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Functional programming for MooTools
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FuncTools is a small library of functional programming tools for MooTools.


Sometimes you want to define a single function that dispatches on arity, for example say you want to sum a range of numbers. You could loop over the array with an accumulator, but it’s much more fun to use Function.reduce.

var sum = Function.dispatch(
  function(a) { return a; },
  function(a, b) { return a + b.first(); }

Function.partial, Function.curry, Function.comp

It’s very useful to have an implementation of partial for currying arguments to a function in order, Function.partial helps here:

var partialFn = function(a, b) { return a * b }.partial(null, 3);
partialFn(4); // 12

However you don’t always have control of the argument order- i.e. using someone else’s library. If for some reason you need to supply arguments out of order you should use Function.curry:

var _ = Function._;
function abc(a, b, c) { return a + b + c; };
var curried = abc.curry(null, _, _, 3);
curried = curried(1);
curried(_, 2); // 6

Being able to compose functions is also very useful:

var MyClass = new Class({
  initialize: function(name) { = name; },
  sayHello: function() {
    console.log("Hello from " +
var ctorfn = function(name) { return new MyClass(name); };
["John", "Mary", "Bob"].map(Function.comp(ctorfn, Function.msg("sayHello")));


Function decoration is also a very powerful technique. The Promises library uses this to great effect. We can memoize results for example. You would not want to run the following calculation without memoization:

var fib = function (n) {
  return n < 2 ? n : fib(n-1) + fib(n-2);

Preconditions & Postconditions

JavaScript is a fairly loose language – sometimes you just want to add a little bit of sanity. The Function.pre decorator can help here. You can specify the validating function for each argument:

var isEven = function(n) { return n % 2 == 0; };
var isOdd = $not(isEven);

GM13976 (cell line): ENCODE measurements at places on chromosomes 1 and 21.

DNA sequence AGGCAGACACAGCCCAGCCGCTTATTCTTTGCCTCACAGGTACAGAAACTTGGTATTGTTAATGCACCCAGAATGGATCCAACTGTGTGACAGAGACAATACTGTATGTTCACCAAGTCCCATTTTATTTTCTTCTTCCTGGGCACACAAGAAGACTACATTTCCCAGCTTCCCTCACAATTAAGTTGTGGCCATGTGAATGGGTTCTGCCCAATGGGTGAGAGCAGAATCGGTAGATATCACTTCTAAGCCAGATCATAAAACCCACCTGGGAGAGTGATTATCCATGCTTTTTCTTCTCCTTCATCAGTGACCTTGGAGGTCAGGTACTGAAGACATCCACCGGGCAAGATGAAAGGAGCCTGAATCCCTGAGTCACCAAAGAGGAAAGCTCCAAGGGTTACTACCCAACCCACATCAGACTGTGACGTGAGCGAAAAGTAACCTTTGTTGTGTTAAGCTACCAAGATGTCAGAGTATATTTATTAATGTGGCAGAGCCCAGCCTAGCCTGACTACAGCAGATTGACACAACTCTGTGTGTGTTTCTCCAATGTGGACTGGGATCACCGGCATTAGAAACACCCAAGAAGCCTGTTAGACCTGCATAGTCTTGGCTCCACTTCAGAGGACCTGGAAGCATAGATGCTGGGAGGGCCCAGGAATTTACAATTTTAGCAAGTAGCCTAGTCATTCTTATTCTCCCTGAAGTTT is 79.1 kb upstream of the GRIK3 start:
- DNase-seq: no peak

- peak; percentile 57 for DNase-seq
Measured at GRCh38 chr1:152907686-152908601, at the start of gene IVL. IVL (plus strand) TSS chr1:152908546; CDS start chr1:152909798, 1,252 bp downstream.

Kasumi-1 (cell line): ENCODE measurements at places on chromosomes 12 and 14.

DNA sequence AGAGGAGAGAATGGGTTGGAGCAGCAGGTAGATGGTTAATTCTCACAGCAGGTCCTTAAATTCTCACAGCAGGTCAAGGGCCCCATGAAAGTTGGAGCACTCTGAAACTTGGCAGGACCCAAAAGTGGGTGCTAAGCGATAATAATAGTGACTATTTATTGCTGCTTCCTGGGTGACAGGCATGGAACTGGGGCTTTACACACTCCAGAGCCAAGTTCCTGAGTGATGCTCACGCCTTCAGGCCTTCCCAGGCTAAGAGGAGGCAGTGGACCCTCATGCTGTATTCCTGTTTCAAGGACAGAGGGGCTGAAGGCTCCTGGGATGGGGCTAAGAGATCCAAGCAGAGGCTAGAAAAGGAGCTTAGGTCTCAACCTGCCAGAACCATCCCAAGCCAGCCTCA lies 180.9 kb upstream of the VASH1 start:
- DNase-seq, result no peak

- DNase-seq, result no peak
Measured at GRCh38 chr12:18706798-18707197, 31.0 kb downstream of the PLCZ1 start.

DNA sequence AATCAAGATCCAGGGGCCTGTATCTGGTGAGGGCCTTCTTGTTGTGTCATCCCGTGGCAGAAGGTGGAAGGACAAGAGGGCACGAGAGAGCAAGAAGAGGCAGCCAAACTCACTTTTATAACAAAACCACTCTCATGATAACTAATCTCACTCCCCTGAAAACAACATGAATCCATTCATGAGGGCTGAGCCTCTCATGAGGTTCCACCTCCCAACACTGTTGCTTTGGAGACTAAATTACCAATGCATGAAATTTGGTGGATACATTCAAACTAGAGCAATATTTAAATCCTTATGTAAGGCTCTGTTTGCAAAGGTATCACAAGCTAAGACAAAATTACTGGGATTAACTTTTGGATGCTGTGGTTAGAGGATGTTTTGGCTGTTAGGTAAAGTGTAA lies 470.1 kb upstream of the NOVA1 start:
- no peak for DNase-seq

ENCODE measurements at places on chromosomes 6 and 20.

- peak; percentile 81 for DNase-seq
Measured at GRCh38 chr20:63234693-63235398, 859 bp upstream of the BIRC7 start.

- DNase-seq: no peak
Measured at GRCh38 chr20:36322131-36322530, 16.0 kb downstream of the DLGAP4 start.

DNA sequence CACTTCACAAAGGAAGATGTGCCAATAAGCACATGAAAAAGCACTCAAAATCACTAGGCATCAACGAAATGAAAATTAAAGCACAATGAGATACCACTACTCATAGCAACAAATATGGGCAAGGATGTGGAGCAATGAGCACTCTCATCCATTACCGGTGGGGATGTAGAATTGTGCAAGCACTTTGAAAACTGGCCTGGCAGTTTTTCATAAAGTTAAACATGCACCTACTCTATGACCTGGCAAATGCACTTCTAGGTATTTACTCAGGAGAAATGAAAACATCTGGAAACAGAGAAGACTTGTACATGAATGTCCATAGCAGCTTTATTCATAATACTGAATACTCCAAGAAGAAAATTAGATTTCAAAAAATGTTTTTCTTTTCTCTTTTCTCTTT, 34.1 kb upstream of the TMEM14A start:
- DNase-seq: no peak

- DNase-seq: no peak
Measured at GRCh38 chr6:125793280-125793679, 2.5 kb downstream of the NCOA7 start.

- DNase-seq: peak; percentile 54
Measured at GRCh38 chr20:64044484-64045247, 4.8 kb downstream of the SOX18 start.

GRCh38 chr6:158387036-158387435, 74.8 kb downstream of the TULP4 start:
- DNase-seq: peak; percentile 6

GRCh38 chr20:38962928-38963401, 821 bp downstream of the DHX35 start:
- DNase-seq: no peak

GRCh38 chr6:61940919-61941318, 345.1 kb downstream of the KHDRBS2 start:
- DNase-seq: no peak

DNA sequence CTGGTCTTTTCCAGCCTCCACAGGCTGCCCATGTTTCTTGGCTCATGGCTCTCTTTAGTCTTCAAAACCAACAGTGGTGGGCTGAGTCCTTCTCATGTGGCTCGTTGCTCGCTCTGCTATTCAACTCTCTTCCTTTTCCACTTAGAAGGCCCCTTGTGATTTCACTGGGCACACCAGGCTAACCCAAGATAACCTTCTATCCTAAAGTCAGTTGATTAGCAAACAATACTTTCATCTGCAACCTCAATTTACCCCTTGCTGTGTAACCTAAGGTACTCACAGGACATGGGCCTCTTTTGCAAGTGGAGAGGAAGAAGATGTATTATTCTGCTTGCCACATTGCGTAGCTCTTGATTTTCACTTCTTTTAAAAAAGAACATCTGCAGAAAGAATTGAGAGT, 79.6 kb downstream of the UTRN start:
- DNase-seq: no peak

var add = function(a, b) { return a + b; }.decorate(Function.pre([isEven, isOdd], true));
add(2, 3); // 5
add(2, 2); // throws exception

An example of a postcondition using

var isSmith = Function.comp(Function.acc('last'), Function.eq('Smith'));

var fn = function(first, last) {
  return {first:first, last:last}; 
}.decorate(, true));

fn("Bob", "Smith");
fn("Bob", "Howard"); // throws exception

Array.asFn, Hash.asFn

Often it’s very nice if you can treat an Array or a Hash as a function:

var address = {
   "city": "New York", 
   "state": "New York", 
   "zip": 100018, 
   "street": "350 5th Avenue",
   "building": "Empire State",
   "floor": 32
["building", "street", "city"].map($H(address).asFn()); // ["Empire State", "350 5th Avenue", "New York"]

var ary = ['cat', 'dog', 'bird', 'zebra', 'lion'];
[1, 3, 2].map(ary.asFn()); // ['dog', 'zebra', 'bird']

List of all functions

  • $identity
  • $callable
  • $range
  • $isnull
  • $notnull
  • $repeat
  • $get
  • Function.not
  • Function.eq
  • Function.iterate
  • Function.decorate
  • Function.comp
  • Function.partial
  • Function.curry
  • Function.memoize
  • Function.pre
  • Function.arglist
  • Function.dispatch
  • Function.reduce
  • Function.acc
  • Function.msg
  • Array.first
  • Array.drop
  • Array.tail
  • Array.head
  • Array.partition
  • Array.asFn
  • Hash.asFn
  • Hash.extract
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